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High entropy alloys: A focused review of mechanical properties and deformation mechanisms...

by Easo P George, W. A. Curtin, Cemal Cem Tasan
Publication Type
Journal Name
Acta Materialia
Publication Date
Page Numbers
435 to 474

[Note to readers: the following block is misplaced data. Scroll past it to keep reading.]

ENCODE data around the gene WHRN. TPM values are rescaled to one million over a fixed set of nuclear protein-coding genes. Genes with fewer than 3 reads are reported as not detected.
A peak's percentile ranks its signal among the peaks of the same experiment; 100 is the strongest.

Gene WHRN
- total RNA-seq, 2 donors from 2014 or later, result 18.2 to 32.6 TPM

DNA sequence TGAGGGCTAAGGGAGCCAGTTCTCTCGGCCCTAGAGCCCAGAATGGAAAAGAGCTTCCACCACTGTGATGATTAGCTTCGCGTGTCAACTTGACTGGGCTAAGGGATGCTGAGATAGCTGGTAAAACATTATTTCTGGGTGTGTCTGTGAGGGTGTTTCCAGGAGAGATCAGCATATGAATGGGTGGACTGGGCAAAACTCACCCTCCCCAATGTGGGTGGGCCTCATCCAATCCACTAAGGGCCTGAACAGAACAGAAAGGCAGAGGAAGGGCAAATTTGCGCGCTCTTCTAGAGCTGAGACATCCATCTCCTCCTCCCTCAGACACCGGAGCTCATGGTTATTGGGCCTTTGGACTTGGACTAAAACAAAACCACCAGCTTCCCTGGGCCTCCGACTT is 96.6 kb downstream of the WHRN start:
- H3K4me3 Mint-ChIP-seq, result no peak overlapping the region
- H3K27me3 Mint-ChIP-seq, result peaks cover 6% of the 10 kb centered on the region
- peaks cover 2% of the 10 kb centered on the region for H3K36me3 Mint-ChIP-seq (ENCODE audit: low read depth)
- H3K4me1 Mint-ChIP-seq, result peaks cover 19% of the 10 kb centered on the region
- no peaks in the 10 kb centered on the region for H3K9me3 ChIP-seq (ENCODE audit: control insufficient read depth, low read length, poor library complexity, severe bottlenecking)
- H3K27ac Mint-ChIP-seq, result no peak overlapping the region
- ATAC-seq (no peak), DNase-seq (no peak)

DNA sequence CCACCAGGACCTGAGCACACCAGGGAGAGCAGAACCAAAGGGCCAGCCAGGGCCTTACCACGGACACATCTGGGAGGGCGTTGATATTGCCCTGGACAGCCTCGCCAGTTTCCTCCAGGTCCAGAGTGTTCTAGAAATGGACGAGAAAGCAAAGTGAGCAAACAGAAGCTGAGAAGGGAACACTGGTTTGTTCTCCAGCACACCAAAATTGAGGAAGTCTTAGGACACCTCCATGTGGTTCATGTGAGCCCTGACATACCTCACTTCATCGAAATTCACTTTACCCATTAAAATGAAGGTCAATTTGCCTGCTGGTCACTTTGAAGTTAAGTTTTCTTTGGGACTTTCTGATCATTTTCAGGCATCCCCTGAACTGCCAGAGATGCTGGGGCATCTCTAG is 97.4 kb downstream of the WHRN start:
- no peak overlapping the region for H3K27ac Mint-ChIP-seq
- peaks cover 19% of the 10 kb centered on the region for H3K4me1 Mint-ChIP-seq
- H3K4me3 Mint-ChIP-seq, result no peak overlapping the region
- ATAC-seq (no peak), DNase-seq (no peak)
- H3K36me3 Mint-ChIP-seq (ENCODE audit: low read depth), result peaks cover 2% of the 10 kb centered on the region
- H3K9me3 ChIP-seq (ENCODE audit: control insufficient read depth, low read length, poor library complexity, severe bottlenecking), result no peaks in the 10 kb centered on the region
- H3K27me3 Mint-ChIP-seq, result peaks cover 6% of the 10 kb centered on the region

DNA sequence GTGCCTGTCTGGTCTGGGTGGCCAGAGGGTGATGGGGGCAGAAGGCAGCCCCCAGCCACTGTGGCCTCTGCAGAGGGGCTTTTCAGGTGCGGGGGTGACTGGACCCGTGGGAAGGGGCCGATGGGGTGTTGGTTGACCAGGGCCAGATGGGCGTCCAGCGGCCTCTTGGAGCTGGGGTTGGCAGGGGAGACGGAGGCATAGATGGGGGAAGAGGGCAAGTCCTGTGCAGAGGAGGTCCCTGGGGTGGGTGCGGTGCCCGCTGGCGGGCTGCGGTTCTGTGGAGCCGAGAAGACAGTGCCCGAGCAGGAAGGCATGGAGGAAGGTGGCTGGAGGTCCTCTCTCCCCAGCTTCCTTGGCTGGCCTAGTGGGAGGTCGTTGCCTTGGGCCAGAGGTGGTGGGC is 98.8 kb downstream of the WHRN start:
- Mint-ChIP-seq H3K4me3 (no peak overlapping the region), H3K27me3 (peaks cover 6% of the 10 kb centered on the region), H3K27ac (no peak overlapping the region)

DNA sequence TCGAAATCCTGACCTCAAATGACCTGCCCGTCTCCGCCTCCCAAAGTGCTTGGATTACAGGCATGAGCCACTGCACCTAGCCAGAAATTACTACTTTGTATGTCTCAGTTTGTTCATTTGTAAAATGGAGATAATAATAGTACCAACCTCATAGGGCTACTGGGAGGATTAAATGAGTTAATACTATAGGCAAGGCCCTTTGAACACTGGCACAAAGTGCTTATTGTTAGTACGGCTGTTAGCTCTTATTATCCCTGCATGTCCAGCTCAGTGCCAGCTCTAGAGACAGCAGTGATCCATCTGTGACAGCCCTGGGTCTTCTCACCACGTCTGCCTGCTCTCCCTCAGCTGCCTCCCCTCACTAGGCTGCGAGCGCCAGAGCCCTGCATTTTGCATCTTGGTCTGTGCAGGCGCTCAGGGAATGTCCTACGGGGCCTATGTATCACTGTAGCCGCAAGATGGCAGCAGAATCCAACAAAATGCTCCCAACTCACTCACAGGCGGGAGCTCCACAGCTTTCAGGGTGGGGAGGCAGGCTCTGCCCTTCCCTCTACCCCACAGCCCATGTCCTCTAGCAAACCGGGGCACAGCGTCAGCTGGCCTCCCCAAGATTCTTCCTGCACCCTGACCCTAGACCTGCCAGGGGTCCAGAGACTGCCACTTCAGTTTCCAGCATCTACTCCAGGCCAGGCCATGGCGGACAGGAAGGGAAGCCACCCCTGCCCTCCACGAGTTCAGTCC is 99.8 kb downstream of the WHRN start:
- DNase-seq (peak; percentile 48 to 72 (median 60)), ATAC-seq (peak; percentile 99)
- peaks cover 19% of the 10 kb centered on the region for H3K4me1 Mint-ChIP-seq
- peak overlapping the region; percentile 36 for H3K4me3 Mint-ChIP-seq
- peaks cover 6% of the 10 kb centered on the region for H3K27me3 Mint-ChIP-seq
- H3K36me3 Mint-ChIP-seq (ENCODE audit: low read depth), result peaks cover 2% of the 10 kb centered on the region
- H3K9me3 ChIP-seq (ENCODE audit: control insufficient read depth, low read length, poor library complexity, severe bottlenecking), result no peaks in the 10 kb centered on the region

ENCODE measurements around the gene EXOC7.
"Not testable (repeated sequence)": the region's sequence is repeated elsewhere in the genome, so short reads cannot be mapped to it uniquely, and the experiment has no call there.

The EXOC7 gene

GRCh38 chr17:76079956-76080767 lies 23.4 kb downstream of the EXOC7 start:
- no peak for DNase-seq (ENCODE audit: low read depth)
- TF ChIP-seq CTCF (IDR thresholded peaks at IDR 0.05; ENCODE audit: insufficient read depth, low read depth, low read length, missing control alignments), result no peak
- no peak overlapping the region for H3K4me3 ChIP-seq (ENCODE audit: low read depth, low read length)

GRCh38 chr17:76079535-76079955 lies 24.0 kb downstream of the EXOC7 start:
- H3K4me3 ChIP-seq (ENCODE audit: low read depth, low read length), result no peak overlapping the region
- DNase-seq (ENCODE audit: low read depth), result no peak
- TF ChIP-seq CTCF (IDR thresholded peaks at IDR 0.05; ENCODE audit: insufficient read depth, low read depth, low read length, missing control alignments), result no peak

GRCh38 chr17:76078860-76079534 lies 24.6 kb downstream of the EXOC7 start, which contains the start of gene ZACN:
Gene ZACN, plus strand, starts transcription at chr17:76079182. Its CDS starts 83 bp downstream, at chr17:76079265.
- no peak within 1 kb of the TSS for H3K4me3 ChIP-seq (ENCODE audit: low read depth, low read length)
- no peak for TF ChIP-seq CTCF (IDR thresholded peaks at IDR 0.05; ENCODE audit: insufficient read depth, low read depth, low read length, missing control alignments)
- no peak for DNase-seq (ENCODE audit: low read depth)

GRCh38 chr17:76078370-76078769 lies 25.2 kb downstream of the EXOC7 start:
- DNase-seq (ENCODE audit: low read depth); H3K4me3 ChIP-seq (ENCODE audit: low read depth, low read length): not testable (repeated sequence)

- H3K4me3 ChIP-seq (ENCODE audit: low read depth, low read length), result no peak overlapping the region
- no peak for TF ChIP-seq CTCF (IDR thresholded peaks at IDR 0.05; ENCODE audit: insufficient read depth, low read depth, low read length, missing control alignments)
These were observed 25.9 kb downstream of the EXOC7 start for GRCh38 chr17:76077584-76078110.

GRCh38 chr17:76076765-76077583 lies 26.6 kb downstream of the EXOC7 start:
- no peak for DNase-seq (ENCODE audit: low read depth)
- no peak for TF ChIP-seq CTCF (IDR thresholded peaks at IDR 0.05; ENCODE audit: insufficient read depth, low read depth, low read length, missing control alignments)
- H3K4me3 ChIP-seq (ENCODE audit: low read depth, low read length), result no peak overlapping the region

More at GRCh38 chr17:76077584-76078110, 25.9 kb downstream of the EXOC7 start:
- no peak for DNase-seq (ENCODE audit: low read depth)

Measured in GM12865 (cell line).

The high-entropy alloy (HEA) concept was based on the idea that high mixing entropy can promote formation of stable single-phase microstructures. During the past 15 years, various alloy systems have been explored to identify HEA systems with improved property combinations, leading to an extraordinary growth of this field. In the large pool of alloys with varying characteristics, the first single-phase HEA with good tensile properties, the equiatomic CrMnFeCoNi alloy has become the benchmark material, and it forms the basis of much of our current fundamental understanding of HEA mechanical behavior. As the field is evolving to the more broadly defined complex concentrated alloys (CCAs) and the available data in the literature increase exponentially, a fundamental question remains unchanged: how special are these new materials? In the first part of this review, select mechanical properties of HEAs and CCAs are compared with those of conventional engineering alloys. This task is difficult because of the limited tensile data available for HEAs and CCAs. Additionally, the wider suite of mechanical properties needed to assess structural materials is woefully lacking. Nonetheless, our evaluations have not revealed many HEAs or CCAs with properties far exceeding those of conventional engineering alloys, although specific alloys can show notable enhancements in specific properties. Consequently, it is reasonable to first approach the understanding of HEAs and CCAs through the assessment of how the well-established deformation mechanisms in conventional alloys operate or are modified in the presence of the high local complexity of the HEAs and CCAs. The second part of the paper provides a detailed review of the deformation mechanisms of HEAs with the FCC and BCC structures. For the former, we chose the CrMnFeCoNi (Cantor) alloy because it is the alloy on which the most rigorous and thorough investigations have been performed and, for the latter, we chose the TiZrHfNbTa (Senkov) alloy because this is one of the few refractory HEAs that exhibits any tensile ductility at room temperature. As expected, our review shows that the fundamental deformation mechanisms in these systems, and their dependence on basic physical properties, are broadly similar to those of conventional FCC and BCC metals. The third part of this review examines the theoretical and modeling efforts to date that seek to provide either qualitative or quantitative understanding of the mechanical performance of FCC and BCC HEAs. Since experiments reveal no fundamentally new mechanisms of deformation, this section starts with an overview of modeling perspectives and fundamental considerations. The review then turns to the evolution of modeling and predictions as compared to recent experiments, highlighting both successes and limitations. Finally, in spite of some significant successes, important directions for further theory development are discussed. Overall, while the individual deformation mechanisms or properties of the HEAs and CCAs are not, by and large, “special” relative to conventional alloys, the present HEA rush remains valuable because the compositional freedom that comes from the multi-element space will allow exploration of whether multiple mechanisms can operate sequentially or simultaneously, which may yet lead to the creation of new alloys with a spectrum of mechanical properties that are significantly superior to those of current engineering alloys.